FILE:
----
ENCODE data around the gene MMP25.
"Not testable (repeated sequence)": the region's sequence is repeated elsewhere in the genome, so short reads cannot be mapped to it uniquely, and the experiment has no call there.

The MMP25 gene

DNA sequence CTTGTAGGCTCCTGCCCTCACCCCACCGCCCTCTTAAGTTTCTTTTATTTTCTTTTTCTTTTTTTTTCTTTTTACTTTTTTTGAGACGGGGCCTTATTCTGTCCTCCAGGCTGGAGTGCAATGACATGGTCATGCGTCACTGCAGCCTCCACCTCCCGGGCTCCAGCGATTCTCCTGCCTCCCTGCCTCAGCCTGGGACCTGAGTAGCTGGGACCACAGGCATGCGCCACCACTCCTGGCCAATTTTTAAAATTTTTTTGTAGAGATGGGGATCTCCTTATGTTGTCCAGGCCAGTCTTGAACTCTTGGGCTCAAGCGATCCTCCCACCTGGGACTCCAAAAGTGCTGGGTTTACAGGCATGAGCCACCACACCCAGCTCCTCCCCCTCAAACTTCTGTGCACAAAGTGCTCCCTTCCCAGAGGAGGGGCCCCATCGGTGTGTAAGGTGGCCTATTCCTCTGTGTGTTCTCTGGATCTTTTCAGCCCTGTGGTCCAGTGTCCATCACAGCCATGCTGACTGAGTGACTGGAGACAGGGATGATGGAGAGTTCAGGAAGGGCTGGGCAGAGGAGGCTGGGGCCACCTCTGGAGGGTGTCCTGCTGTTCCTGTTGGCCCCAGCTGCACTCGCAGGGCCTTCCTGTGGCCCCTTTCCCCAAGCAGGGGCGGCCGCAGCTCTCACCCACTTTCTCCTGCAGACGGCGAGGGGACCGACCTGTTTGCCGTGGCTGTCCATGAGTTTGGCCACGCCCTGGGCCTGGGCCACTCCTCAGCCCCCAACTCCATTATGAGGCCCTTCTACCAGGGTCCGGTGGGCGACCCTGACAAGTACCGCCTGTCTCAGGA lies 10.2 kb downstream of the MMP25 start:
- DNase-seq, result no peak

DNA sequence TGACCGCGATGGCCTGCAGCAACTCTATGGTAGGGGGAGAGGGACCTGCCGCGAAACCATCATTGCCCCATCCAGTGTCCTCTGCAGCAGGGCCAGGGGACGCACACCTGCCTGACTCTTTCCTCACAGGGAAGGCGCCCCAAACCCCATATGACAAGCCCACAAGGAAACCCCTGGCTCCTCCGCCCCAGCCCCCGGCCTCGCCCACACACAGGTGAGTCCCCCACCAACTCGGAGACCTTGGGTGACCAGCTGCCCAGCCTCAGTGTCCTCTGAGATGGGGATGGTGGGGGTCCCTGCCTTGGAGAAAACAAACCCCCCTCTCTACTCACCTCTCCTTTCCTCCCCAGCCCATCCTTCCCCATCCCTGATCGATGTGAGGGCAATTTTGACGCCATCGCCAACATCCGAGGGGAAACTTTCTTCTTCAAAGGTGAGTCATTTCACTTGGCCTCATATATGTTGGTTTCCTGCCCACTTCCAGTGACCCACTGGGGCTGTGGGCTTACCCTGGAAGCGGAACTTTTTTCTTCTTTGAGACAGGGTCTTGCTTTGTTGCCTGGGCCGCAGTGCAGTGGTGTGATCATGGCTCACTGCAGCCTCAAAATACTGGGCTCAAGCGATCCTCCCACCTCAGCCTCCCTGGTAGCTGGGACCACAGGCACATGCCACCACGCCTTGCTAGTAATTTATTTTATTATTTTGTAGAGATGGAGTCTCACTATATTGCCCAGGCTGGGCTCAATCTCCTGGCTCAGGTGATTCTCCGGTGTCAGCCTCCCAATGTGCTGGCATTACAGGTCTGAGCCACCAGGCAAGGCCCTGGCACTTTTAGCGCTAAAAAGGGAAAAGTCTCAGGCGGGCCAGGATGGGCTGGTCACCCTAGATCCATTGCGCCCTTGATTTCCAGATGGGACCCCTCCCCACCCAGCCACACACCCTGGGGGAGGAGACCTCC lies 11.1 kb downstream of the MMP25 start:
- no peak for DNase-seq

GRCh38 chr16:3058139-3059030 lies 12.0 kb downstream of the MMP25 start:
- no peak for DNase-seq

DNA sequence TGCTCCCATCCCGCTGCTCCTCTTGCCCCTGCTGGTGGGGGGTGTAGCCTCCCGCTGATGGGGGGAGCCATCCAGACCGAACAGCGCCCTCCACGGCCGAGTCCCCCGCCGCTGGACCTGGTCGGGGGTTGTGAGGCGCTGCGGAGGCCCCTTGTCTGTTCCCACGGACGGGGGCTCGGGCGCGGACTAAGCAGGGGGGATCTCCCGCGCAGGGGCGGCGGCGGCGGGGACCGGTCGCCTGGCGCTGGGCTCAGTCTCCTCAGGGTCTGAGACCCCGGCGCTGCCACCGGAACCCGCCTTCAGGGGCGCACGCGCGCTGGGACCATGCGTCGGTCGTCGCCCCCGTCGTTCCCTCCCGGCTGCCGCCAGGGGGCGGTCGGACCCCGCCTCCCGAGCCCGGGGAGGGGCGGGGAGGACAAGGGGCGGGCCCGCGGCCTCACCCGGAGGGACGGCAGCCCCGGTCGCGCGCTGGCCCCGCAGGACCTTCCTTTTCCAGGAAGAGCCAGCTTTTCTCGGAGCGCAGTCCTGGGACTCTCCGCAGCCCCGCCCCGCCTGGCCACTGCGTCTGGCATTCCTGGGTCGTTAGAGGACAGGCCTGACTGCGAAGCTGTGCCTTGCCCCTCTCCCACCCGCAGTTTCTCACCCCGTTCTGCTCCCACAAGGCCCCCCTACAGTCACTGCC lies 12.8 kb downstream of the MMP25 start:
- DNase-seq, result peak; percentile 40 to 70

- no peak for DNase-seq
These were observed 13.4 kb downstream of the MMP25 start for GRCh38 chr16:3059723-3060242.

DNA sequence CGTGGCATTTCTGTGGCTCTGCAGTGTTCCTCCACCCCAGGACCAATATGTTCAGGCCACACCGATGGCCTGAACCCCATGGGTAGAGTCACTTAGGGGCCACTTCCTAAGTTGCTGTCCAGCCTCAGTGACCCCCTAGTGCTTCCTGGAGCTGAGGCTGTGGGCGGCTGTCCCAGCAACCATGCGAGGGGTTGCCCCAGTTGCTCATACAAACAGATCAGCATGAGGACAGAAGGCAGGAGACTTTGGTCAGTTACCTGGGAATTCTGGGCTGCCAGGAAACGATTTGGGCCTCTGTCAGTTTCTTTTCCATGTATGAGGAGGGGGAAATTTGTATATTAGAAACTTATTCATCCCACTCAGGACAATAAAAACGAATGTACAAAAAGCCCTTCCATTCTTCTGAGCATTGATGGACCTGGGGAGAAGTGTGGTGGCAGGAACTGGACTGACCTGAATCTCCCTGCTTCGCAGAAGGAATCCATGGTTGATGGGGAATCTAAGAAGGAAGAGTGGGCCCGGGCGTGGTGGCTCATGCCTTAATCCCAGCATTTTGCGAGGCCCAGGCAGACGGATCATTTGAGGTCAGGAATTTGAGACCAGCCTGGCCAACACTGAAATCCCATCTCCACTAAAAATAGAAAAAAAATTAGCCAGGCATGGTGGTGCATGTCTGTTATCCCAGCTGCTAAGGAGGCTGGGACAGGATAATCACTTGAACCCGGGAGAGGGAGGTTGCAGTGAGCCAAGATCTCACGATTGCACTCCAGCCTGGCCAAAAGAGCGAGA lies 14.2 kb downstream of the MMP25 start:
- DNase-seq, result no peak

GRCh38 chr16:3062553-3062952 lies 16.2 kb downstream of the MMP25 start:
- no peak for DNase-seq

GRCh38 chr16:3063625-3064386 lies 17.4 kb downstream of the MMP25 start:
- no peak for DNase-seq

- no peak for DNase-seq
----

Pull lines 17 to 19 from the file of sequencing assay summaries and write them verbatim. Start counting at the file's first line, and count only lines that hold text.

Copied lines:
- no peak for DNase-seq

GRCh38 chr16:3063625-3064386 lies 17.4 kb downstream of the MMP25 start:
- no peak for DNase-seq